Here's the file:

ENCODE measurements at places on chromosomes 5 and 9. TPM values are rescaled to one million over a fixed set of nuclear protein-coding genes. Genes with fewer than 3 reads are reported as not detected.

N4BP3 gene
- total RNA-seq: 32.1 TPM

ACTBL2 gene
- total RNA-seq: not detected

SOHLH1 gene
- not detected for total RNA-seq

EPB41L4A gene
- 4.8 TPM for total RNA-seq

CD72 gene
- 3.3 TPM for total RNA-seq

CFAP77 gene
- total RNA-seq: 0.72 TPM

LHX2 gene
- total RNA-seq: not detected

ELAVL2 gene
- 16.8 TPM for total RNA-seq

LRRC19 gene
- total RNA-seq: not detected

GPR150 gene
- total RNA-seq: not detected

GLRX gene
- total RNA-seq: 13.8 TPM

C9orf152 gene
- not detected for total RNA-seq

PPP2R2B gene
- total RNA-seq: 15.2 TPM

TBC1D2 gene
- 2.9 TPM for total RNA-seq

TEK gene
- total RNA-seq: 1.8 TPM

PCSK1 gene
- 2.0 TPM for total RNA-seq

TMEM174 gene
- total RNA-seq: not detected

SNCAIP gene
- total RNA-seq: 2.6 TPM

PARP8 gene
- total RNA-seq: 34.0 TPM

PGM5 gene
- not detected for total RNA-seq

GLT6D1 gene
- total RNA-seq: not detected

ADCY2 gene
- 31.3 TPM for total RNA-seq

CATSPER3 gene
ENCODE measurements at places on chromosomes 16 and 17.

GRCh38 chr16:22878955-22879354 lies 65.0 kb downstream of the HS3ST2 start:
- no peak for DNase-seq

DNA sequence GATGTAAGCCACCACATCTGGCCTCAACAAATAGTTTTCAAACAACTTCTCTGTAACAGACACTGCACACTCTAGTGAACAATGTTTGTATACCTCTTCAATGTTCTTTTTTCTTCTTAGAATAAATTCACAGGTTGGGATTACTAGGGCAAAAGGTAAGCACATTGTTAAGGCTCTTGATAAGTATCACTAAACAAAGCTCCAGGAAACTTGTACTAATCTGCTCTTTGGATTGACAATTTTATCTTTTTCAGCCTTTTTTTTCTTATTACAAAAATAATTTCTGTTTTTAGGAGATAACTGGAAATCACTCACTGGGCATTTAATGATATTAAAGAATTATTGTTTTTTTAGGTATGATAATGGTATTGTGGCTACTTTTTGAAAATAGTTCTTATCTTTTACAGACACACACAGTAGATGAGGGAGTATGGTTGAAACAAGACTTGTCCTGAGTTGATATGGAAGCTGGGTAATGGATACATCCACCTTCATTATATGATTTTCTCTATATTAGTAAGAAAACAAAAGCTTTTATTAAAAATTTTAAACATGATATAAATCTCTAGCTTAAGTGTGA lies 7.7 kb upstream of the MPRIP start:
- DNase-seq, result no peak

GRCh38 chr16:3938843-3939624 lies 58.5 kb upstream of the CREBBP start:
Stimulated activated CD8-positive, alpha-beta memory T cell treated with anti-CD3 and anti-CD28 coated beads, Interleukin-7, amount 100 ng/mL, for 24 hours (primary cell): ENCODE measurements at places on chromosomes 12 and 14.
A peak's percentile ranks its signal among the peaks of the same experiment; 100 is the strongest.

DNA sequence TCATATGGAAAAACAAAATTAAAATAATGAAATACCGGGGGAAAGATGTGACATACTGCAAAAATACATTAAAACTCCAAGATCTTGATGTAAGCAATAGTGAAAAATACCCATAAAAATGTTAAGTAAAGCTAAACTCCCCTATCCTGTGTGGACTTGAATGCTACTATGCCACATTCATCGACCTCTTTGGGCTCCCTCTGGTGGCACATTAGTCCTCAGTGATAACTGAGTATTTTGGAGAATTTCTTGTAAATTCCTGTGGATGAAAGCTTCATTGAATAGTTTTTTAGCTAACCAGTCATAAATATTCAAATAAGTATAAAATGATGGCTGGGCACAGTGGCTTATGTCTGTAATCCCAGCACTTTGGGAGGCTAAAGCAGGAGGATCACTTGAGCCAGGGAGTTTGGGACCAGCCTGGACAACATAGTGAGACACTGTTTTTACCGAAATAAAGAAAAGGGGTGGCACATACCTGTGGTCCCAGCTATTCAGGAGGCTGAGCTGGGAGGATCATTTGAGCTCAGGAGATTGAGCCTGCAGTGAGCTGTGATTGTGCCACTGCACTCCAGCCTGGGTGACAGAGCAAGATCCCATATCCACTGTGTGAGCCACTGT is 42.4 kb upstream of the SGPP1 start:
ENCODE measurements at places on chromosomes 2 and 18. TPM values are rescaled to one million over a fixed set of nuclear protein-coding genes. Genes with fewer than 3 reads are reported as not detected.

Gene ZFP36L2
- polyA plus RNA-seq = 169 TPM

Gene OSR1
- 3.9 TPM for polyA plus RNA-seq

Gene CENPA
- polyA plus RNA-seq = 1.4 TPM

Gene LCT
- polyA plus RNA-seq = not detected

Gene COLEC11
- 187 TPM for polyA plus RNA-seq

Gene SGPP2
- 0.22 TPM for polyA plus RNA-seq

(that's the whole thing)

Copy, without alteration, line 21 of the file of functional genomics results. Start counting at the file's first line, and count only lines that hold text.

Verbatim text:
- total RNA-seq: not detected